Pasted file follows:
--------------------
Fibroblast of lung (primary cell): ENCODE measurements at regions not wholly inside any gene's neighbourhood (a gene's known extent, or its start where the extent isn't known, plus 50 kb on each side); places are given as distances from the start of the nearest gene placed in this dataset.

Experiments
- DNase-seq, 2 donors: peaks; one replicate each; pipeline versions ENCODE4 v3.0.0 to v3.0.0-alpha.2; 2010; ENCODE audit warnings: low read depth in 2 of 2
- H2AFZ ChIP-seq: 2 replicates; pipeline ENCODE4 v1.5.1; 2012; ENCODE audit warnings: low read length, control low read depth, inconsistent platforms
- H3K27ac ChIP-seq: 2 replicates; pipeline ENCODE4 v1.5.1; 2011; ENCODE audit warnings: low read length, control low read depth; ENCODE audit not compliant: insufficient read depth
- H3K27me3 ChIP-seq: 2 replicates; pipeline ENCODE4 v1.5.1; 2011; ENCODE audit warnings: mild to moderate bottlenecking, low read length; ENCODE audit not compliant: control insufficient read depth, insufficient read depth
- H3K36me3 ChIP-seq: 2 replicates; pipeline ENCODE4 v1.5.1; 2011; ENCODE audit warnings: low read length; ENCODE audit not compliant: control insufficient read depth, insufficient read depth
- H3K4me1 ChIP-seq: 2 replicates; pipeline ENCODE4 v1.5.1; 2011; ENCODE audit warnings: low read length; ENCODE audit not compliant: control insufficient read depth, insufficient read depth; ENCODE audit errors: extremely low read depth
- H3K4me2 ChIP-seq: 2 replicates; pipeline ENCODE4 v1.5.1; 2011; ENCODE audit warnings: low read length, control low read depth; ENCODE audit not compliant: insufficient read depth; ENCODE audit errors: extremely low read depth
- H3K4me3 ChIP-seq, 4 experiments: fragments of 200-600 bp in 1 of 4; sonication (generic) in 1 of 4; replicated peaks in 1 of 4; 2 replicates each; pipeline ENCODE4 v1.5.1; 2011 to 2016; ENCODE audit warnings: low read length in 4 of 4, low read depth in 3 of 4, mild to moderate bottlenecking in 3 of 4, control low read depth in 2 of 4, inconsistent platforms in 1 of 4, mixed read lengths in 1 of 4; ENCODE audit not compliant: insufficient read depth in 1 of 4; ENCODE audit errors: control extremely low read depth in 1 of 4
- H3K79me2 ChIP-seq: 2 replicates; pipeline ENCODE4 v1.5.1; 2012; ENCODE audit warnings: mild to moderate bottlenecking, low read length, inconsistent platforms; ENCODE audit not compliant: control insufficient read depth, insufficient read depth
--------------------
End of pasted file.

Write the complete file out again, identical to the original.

Fibroblast of lung (primary cell): ENCODE measurements at regions not wholly inside any gene's neighbourhood (a gene's known extent, or its start where the extent isn't known, plus 50 kb on each side); places are given as distances from the start of the nearest gene placed in this dataset.

Experiments
- DNase-seq, 2 donors: peaks; one replicate each; pipeline versions ENCODE4 v3.0.0 to v3.0.0-alpha.2; 2010; ENCODE audit warnings: low read depth in 2 of 2
- H2AFZ ChIP-seq: 2 replicates; pipeline ENCODE4 v1.5.1; 2012; ENCODE audit warnings: low read length, control low read depth, inconsistent platforms
- H3K27ac ChIP-seq: 2 replicates; pipeline ENCODE4 v1.5.1; 2011; ENCODE audit warnings: low read length, control low read depth; ENCODE audit not compliant: insufficient read depth
- H3K27me3 ChIP-seq: 2 replicates; pipeline ENCODE4 v1.5.1; 2011; ENCODE audit warnings: mild to moderate bottlenecking, low read length; ENCODE audit not compliant: control insufficient read depth, insufficient read depth
- H3K36me3 ChIP-seq: 2 replicates; pipeline ENCODE4 v1.5.1; 2011; ENCODE audit warnings: low read length; ENCODE audit not compliant: control insufficient read depth, insufficient read depth
- H3K4me1 ChIP-seq: 2 replicates; pipeline ENCODE4 v1.5.1; 2011; ENCODE audit warnings: low read length; ENCODE audit not compliant: control insufficient read depth, insufficient read depth; ENCODE audit errors: extremely low read depth
- H3K4me2 ChIP-seq: 2 replicates; pipeline ENCODE4 v1.5.1; 2011; ENCODE audit warnings: low read length, control low read depth; ENCODE audit not compliant: insufficient read depth; ENCODE audit errors: extremely low read depth
- H3K4me3 ChIP-seq, 4 experiments: fragments of 200-600 bp in 1 of 4; sonication (generic) in 1 of 4; replicated peaks in 1 of 4; 2 replicates each; pipeline ENCODE4 v1.5.1; 2011 to 2016; ENCODE audit warnings: low read length in 4 of 4, low read depth in 3 of 4, mild to moderate bottlenecking in 3 of 4, control low read depth in 2 of 4, inconsistent platforms in 1 of 4, mixed read lengths in 1 of 4; ENCODE audit not compliant: insufficient read depth in 1 of 4; ENCODE audit errors: control extremely low read depth in 1 of 4
- H3K79me2 ChIP-seq: 2 replicates; pipeline ENCODE4 v1.5.1; 2012; ENCODE audit warnings: mild to moderate bottlenecking, low read length, inconsistent platforms; ENCODE audit not compliant: control insufficient read depth, insufficient read depth